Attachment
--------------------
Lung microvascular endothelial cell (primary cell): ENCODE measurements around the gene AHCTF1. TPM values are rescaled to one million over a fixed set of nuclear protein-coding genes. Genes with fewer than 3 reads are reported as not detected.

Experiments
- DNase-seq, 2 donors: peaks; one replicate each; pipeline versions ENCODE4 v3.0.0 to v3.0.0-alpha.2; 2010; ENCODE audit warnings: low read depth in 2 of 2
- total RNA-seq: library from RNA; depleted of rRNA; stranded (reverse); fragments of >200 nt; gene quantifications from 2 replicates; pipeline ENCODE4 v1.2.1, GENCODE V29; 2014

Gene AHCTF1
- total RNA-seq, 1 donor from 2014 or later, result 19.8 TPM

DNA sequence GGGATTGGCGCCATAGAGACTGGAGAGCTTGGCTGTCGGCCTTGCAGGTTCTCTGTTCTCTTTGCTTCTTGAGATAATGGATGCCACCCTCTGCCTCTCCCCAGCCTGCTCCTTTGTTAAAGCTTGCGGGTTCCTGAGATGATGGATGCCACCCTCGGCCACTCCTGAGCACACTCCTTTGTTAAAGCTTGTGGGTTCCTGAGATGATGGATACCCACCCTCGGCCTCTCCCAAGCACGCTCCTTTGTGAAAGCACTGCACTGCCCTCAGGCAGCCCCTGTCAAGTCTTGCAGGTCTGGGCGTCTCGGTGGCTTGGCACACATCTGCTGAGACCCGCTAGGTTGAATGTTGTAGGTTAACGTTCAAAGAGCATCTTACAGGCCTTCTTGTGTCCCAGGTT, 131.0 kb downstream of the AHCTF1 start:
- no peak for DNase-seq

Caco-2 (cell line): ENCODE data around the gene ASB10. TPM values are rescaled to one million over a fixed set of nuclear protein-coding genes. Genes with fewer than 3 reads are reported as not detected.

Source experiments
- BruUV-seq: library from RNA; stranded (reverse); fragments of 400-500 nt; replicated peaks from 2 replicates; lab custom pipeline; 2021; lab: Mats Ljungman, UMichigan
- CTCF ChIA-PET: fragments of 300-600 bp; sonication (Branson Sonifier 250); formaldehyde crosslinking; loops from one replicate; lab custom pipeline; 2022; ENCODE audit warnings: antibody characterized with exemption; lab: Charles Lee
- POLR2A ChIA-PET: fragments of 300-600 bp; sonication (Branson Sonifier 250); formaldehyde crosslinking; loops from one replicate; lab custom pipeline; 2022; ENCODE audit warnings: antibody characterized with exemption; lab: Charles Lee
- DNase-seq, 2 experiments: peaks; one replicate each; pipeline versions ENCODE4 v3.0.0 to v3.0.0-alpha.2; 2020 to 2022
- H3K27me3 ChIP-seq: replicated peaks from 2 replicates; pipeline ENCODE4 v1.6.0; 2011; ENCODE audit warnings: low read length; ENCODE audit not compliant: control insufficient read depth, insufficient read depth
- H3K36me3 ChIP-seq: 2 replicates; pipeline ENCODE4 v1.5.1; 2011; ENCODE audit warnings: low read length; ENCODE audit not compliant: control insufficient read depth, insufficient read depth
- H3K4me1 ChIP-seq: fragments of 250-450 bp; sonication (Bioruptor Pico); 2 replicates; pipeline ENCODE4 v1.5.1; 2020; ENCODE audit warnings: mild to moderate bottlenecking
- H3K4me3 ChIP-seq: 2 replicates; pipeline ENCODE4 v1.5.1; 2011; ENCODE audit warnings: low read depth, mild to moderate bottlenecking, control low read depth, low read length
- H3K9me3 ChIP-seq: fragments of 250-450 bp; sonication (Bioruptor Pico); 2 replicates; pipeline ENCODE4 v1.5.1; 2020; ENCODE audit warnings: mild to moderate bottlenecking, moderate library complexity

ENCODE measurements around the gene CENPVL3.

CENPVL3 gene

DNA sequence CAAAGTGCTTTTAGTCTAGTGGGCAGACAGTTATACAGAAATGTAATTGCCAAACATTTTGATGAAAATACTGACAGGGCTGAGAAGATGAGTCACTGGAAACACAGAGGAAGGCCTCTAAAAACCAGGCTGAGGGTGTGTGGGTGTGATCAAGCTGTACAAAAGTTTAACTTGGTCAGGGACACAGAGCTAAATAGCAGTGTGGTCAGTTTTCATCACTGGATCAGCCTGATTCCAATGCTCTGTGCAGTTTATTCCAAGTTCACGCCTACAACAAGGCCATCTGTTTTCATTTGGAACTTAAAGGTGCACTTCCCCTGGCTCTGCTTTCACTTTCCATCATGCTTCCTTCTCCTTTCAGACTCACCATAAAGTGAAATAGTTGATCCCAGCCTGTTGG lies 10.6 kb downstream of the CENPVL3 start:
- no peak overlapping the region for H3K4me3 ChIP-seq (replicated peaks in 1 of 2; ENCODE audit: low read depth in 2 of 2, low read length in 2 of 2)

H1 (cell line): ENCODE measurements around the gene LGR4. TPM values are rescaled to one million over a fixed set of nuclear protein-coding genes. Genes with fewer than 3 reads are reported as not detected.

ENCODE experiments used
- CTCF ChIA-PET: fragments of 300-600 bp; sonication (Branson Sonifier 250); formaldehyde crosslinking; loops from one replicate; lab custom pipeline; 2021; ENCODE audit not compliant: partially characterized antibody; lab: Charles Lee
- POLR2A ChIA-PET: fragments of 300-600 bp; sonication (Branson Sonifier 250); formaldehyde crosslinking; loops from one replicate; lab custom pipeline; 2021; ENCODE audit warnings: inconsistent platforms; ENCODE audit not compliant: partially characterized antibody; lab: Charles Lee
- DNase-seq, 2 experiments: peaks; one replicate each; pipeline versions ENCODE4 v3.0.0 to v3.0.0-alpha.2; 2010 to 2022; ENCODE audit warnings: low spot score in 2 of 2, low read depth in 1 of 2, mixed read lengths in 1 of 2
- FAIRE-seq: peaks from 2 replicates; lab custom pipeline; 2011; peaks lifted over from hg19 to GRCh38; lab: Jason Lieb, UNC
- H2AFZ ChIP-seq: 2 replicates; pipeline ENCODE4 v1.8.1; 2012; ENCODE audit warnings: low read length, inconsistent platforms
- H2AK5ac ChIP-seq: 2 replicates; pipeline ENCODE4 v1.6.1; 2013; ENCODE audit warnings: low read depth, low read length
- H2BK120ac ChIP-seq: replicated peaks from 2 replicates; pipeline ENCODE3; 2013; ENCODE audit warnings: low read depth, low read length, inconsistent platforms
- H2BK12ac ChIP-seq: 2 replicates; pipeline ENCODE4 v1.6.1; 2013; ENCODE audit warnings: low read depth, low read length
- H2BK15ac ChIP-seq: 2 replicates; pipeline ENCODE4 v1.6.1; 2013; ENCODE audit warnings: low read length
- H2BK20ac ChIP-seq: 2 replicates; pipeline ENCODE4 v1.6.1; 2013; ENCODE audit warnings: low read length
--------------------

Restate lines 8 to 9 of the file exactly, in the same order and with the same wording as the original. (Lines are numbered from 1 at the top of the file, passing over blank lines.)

- no peak for DNase-seq

Caco-2 (cell line): ENCODE data around the gene ASB10. TPM values are rescaled to one million over a fixed set of nuclear protein-coding genes. Genes with fewer than 3 reads are reported as not detected.